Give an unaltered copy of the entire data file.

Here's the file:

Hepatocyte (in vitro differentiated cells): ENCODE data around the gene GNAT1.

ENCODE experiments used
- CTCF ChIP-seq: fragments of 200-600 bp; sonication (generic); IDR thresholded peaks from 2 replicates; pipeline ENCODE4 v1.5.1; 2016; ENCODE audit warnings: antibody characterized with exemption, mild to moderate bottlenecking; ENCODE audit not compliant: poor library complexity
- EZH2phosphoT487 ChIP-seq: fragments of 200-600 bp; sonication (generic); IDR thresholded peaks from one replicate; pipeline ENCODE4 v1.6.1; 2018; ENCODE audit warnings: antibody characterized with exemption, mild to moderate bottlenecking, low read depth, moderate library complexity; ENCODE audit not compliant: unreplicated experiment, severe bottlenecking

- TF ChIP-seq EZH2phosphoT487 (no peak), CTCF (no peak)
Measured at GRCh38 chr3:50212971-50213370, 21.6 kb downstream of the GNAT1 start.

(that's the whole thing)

Hepatocyte (in vitro differentiated cells): ENCODE data around the gene GNAT1.

ENCODE experiments used
- CTCF ChIP-seq: fragments of 200-600 bp; sonication (generic); IDR thresholded peaks from 2 replicates; pipeline ENCODE4 v1.5.1; 2016; ENCODE audit warnings: antibody characterized with exemption, mild to moderate bottlenecking; ENCODE audit not compliant: poor library complexity
- EZH2phosphoT487 ChIP-seq: fragments of 200-600 bp; sonication (generic); IDR thresholded peaks from one replicate; pipeline ENCODE4 v1.6.1; 2018; ENCODE audit warnings: antibody characterized with exemption, mild to moderate bottlenecking, low read depth, moderate library complexity; ENCODE audit not compliant: unreplicated experiment, severe bottlenecking

- TF ChIP-seq EZH2phosphoT487 (no peak), CTCF (no peak)
Measured at GRCh38 chr3:50212971-50213370, 21.6 kb downstream of the GNAT1 start.